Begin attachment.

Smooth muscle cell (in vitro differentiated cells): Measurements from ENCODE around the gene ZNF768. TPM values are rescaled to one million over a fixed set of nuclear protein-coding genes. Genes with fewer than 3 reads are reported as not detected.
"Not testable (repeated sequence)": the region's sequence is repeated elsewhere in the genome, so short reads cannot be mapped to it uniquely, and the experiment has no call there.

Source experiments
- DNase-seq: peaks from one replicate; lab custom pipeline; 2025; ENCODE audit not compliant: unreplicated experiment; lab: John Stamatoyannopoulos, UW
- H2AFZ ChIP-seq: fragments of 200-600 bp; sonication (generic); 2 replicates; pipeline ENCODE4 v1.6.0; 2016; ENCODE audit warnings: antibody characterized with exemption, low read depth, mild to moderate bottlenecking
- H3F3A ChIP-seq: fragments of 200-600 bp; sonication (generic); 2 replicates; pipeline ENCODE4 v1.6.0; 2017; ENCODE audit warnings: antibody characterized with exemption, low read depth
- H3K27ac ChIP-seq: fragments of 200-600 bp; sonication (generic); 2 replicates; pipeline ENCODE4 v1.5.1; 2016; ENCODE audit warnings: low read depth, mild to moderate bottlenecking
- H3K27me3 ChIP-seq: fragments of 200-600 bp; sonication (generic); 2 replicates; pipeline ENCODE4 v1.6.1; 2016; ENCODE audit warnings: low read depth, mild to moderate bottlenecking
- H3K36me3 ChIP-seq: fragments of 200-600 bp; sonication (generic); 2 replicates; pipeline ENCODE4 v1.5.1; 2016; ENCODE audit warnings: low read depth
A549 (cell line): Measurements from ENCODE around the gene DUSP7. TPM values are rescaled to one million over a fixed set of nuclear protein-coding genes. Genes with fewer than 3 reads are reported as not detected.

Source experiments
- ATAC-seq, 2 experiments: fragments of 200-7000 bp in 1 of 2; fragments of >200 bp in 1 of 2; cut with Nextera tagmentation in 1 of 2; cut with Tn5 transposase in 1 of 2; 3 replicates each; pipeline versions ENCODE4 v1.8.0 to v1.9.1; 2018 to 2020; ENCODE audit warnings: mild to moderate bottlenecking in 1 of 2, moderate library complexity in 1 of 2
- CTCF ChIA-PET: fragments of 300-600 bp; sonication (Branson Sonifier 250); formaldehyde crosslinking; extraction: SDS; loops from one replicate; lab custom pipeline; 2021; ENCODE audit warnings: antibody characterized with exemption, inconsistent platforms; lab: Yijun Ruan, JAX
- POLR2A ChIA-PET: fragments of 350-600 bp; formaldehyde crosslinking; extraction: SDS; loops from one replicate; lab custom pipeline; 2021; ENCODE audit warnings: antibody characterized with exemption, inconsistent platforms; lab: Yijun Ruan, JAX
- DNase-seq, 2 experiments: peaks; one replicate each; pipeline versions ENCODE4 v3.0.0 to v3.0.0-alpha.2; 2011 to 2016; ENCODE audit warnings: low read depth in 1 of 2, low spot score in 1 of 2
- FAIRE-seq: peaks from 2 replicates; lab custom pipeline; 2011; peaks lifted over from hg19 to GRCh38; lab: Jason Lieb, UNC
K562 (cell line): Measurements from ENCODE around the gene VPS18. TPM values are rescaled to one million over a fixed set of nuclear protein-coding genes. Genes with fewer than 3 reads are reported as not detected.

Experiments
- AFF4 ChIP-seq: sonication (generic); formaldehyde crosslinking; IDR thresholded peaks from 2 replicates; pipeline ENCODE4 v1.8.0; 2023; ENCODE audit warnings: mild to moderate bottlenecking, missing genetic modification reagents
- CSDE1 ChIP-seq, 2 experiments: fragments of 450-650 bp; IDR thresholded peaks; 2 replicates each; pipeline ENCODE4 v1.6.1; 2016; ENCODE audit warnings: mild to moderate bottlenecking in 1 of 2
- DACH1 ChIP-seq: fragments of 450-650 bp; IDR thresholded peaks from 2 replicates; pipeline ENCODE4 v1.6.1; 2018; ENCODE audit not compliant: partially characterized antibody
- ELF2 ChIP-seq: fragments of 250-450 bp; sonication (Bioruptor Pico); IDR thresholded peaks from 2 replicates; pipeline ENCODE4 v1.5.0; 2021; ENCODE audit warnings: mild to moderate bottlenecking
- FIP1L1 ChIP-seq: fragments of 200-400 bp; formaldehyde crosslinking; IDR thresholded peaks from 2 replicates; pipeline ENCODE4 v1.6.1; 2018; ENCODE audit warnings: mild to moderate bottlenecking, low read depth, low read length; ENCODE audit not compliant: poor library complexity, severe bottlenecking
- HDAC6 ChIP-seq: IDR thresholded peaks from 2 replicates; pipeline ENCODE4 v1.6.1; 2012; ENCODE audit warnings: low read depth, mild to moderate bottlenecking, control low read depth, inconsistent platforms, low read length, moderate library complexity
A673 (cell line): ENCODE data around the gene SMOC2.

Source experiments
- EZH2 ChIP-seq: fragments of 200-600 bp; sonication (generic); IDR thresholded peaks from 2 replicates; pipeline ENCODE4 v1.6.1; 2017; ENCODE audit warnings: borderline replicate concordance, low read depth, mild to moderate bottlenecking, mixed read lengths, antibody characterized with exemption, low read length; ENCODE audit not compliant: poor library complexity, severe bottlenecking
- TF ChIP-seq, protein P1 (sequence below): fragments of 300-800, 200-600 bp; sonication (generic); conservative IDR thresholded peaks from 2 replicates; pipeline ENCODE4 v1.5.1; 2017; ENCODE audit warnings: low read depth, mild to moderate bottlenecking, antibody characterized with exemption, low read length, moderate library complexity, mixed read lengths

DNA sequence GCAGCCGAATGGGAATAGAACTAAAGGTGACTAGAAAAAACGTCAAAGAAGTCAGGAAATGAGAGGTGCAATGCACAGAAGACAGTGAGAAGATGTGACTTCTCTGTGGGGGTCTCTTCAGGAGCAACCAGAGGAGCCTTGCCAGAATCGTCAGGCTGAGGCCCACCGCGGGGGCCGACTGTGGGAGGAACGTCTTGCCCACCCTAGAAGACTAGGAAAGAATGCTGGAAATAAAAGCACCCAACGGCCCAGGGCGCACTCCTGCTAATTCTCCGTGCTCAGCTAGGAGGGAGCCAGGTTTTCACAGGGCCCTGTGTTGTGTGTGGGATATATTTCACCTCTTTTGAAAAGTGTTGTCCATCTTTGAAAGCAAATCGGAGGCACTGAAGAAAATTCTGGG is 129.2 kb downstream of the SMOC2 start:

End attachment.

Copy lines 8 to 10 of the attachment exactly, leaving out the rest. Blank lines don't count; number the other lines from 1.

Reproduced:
- H3K27me3 ChIP-seq: fragments of 200-600 bp; sonication (generic); 2 replicates; pipeline ENCODE4 v1.6.1; 2016; ENCODE audit warnings: low read depth, mild to moderate bottlenecking
- H3K36me3 ChIP-seq: fragments of 200-600 bp; sonication (generic); 2 replicates; pipeline ENCODE4 v1.5.1; 2016; ENCODE audit warnings: low read depth
A549 (cell line): Measurements from ENCODE around the gene DUSP7. TPM values are rescaled to one million over a fixed set of nuclear protein-coding genes. Genes with fewer than 3 reads are reported as not detected.